The most common cause of ICU admission was infections, with chest infections accounting for admission in 16% of patients while UTI accounted for 12% of the admissions. It is consistent with previous findings that show that PD patients are 3–4 times more likely to die of pneumonia or unclassified chest infections.[10],[11] This is probably related to their immobility or poor swallowing reflex and hence increased vulnerability to develop aspiration pneumonia. Guneysel et al. have reported infections (31.6%) as the most common reason for hospitalization.[12] Similarly, Tan et al. reported pneumonia in 13% of 761 admitted PD patients.[13] Furthermore, urinary dysfunction and symptoms related to obstruction are related to the poor sphincter relaxation in PD patients. Some of these symptoms may be age-related prostatic hypertrophy resulting in increased handling of the urinary tract and thus, higher risk of infection. Thus, caregivers of PD patients must be vigilant against early signs and symptoms of infection so as to enable early treatment.

Patients with PD suffer from a wide range of medical problems as well. Previous studies on the risk and incidence of cardio- and cerebro-vascular disorders have shown varying results, with Scigliano et al. reporting a higher incidence of stroke and myocardial infarction although others have reported either no difference or even lower incidence rates of CVA in PD patients.[14],[15] In this study, 42% of the patients admitted to the ICU had associated comorbidities such as DM, HTN, CAD, renal failure, and stroke [Table 1]. Non-PD-related causes were the second most common reason for ICU admission. Some of these could be age related and hence age above 65 years emerged as a significant factor predicting ICU admission. An earlier study has shown that PD patients were approximately 1.5 times more likely to die from stroke.[16],[17] It is not clear whether this is just a reflection of the greater likelihood of PD patients visiting a neurologist and hence a greater frequency of diagnosis or whether there is a real cause-effect relationship that needs further evaluation.

About 16% of PD patients admitted to the ICU were in delirium. Mental disturbances have been described in patients with PD, most commonly being delirium and psychosis.[18] Delirium may be attributed to a change of environment, hospital stay, electrolyte disturbances, and infections; while it has been suggested that psychosis is likely due to drugs like dopamine agonists. Deficits in the neurotransmitters dopamine and acetylcholine are implicated in the pathophysiology of delirium in PD. PD is regarded as a risk factor for delirium, and this has a negative impact on the motor symptom trajectory.[19] An earlier study published by the authors showed that hyponatremia-related altered mentation was a significant cause of admission of PD patients to the hospital.[20]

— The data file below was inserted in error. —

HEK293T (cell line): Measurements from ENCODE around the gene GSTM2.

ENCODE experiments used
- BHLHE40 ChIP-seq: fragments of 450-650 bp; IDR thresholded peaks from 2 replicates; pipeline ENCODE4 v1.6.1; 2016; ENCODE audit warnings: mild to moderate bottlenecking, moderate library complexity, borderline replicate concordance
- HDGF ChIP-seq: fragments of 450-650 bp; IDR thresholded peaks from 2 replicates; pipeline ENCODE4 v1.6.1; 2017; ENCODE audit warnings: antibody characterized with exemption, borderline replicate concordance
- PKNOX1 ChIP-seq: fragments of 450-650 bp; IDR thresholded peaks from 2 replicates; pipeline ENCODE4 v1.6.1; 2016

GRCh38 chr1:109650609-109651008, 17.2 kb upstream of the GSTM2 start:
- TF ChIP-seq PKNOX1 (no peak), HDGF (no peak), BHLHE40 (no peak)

Falls are a common problem in the elderly and more so with the aging PD population. Six out of 50 (12%) patients were admitted with trauma, with two sustaining head injury (subdural hemorrhage) and four having lower limb fractures. Previous studies have reported a similar incidence of 11% to 27.6% of emergency admissions among PD patients due to falls and fractures.[21],[22] Severe wearing off and dyskinesias make PD patients vulnerable to postural instability and they often need help to ambulate. Hence, efforts should be made to correct patient and environmental factors to prevent such serious events.

On comparison among the PD patients admitted to the ICU and 50 PD patients hospitalized in the neurology ward during the study period factors such as history of previous admission within the last 12 months, delirium, and hypoalbuminemia were significantly related to ICU admission. However, these results are from a small cohort and hence, should be confirmed in large study populations.


   Conclusions Top


Motor disability and disease staging do not predict the whole picture of PD and complications leading to ICU admission. The most common causes for ICU admission are infections and non-PD-related problems due to comorbidities. In conclusion, prevention of infections which leads to recurrent hospital admissions, delirium, and proper attention to nutrition to prevent hypoalbuminemia may play a role in decreasing the morbidity associated with the disease.

Financial support and sponsorship

Nil.

Conflicts of interest

There are no conflicts of interest.



 
   References Top

1.
MacDonald BK, Cockerell OC, Sander JW, Shorvon SD. The incidence and lifetime prevalence of neurological disorders in a prospective community-based study in the UK. Brain 2000;123 (Pt 4):665-76.  Back to cited text no. 1